This is the first movie created by New Horizons to reveal color surface features of Pluto and its largest moon Charon. “It’s a bit unusual to see so much surface detail at this distance,” said New Horizons co-investigator William McKinnon of the Geology and Geophysics Investigation Team, Washington University in Saint Louis. “What’s especially noteworthy is the level of detail in both bodies. It’s certainly whetting our appetite for what’s to come.”
The images were taken between June 23 and June 29, 2015, as New Horizons’ distance to Pluto decreased from a distance of 15 million to 11 million miles (24 million to 18 million kilometers). Six high-resolution black-and-white images from New Horizons’ LORRI instrument were combined with color data from the Ralph instrument to produce the movie.

It’s exciting to see Pluto and Charon in motion and in color,” says New Horizons Principal Investigator Alan Stern of the Southwest Research Institute (SwRI), Boulder, Colorado. “Even at this low resolution, we can see that Pluto and Charon have different colors—Pluto is beige-orange while Charon is gray. Exactly why they are so different is the subject of debate.

Even though the latest images were made from more than 30 million miles away, they show an increasingly complex surface with clear evidence of discrete equatorial bright and dark regions—some that may also have variations in brightness,” says New Horizons Principal Investigator Alan Stern, of the Southwest Research Institute, Boulder, Colorado. “We can also see that every face of Pluto is different and that Pluto’s northern hemisphere displays substantial dark terrains though both Pluto’s darkest and its brightest known terrain units are just south of, or on, its equator. Why this is so is an emerging puzzle.

We’re squeezing as much information as we can out of these images, and seeing details we’ve never seen before,” said New Horizons Project Scientists Hal Weaver, from the Johns Hopkins University Applied Physics Laboratory in Laurel, Maryland. “We’ve seen evidence of light and dark spots in Hubble Space Telescope images and in previous New Horizons pictures, but these new images indicate an increasingly complex and nuanced surface. Now, we want to start to learn more about what these various surface units might be and what’s causing them. By early July, we will have spectroscopic data to help pinpoint that.

Pluto and its largest moon Charon seen from New Horizons on July 1, 2015. The inset shows Pluto enlarged; features as small as 100 miles (160 kilometers) across are visible. Credits: NASA/JHUAPL/SWRI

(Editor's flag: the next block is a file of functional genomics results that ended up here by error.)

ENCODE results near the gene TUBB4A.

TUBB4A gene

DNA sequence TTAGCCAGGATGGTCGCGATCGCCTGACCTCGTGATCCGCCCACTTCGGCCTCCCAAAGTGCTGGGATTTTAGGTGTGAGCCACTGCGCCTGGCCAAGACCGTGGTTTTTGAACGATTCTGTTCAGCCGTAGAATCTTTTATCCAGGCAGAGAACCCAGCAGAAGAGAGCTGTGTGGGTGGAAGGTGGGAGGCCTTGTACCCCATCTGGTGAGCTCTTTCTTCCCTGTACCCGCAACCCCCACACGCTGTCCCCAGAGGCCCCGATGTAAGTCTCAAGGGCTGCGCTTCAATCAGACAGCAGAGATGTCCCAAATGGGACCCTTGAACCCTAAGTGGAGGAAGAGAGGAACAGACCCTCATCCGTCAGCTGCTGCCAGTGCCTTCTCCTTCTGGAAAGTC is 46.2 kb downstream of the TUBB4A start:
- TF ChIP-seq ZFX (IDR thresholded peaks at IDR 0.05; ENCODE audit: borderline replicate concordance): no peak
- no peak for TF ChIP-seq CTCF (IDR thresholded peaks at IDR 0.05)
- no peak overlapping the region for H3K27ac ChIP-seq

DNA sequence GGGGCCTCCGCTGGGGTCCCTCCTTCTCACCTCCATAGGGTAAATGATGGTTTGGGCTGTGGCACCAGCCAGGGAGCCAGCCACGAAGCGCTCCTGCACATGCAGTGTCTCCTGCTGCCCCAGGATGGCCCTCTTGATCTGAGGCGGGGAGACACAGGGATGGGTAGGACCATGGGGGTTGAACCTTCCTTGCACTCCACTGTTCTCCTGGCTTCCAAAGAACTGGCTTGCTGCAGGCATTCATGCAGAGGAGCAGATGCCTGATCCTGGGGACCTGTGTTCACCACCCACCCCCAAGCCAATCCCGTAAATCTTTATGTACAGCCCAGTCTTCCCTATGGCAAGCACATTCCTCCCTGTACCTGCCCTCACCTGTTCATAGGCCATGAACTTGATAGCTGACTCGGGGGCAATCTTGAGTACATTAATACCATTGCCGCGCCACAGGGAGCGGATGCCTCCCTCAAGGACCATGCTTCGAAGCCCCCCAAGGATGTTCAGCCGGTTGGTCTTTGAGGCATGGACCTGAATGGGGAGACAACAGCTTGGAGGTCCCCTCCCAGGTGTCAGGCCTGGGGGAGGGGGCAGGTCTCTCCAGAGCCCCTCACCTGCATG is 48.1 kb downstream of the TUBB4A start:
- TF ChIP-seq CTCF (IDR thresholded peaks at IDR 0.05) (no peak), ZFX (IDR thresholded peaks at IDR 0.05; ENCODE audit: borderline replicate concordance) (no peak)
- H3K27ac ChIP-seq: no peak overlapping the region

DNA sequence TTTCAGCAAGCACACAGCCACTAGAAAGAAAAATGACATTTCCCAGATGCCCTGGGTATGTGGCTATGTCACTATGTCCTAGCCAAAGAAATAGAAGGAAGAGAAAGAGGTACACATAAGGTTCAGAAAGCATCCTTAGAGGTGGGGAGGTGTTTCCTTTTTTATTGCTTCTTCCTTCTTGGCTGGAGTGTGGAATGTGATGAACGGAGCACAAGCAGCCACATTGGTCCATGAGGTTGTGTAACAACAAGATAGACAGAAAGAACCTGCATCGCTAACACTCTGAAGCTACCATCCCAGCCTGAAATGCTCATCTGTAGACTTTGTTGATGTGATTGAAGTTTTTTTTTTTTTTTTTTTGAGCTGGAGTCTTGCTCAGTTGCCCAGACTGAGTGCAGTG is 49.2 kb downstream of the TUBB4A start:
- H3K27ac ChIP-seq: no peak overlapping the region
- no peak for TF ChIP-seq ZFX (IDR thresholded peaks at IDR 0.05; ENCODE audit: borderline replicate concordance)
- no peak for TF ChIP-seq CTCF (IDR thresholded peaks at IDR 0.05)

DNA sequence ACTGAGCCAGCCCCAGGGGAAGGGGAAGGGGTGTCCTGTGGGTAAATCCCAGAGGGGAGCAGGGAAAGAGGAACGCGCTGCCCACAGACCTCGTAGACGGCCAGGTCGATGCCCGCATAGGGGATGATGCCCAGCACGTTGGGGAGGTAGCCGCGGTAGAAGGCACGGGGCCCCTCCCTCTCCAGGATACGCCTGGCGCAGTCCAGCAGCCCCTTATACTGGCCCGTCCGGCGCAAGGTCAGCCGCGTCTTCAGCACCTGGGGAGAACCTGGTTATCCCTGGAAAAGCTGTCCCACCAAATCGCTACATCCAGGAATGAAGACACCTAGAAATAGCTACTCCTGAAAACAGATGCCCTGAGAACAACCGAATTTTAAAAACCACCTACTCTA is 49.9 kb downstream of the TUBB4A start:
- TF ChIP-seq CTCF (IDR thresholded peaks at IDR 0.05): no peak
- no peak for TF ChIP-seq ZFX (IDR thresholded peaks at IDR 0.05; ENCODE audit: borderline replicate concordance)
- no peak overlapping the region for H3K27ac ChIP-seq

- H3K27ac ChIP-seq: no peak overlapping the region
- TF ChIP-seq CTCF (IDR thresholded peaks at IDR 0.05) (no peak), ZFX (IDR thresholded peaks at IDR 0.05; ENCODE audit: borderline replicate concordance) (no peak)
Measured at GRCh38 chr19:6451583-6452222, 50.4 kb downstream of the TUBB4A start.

Pluto and its largest moon Charon as seen from New Horizons on July 1, 2015. The inset shows Pluto enlarged; features as small as 100 miles (160 kilometers) across are visible.
Credits: NASA/JHUAPL/SWRI

High Noon on Dwarf Planet Pluto

What would high noon on Pluto be like? You might think it would be a dark time, considering its distance from the Sun, but there’s more light present than you think. The light present for a brief moment during dawn and dusk on Earth would be like high noon on this distant body.

Want to experience high noon on dwarf planet Pluto? NASA has created a unique and entertaining interactive widget allowing users to experience this moment here. This new tool tells users the exact time you need to go outside to view high noon on this distant and mysterious object in space. 

The new tool also allows you to set reminders allowing you to schedule a session with your family or friends. Taking your children, wife, and interested friends along on your journey to Pluto’s, the best way to introduce people to the human journey to the beginning of space and time.

New Horizons Views Dwarf Planet‘s Four Small Moons

New Horizons recently provided this view of the two smallest and faintest of the five moons of Pluto; Nis, Styx, Hydra, Kerberos and the largest Charon as seen below. The mission is now within view of the entire family of this dwarf planet and in a few days time, we’ll get a close-up view of each member.

New Horizons is now on the threshold of discovery,” said mission science team member John Spencer, of the Southwest Research Institute in Boulder, Colorado. “If the spacecraft observes any additional moons as we get closer to Pluto, they will be worlds that no one has seen before.

The images of Kerberos and Styx above were taken using New Horizons Long Range Reconnaissance Imager (LORRI) between April 25 – May 1. If you look closely, Kerberos is also visible in the second image

Pluto and its largest moon Charon seen from New Horizons on July 1, 2015. The inset shows Pluto enlarged; features as small as 100 miles (160 kilometers) across are visible. Credits: NASA/JHUAPL/SWRI
Pluto and its largest moon Charon as seen from New Horizons on July 1, 2015. The inset shows Pluto enlarged; features as small as 100 miles (160 kilometers) across are visible.
Credits: NASA/JHUAPL/SWRI
These images, taken by New Horizons’ Long Range Reconnaissance Imager (LORRI), show four different “faces” of Pluto as it rotates about its axis with a period of 6.4 days. All the images have been rotated to align Pluto's rotational axis with the vertical direction (up-down) on the figure, as depicted schematically in the upper left.From left to right, the images were taken when Pluto’s central longitude was 17, 63, 130, and 243 degrees, respectively. The date of each image, the distance of the New Horizons spacecraft from Pluto, and the number of days until Pluto closest approach are all indicated in the figure. Credits: NASA/Johns Hopkins University Applied Physics Laboratory/Southwest Research Institute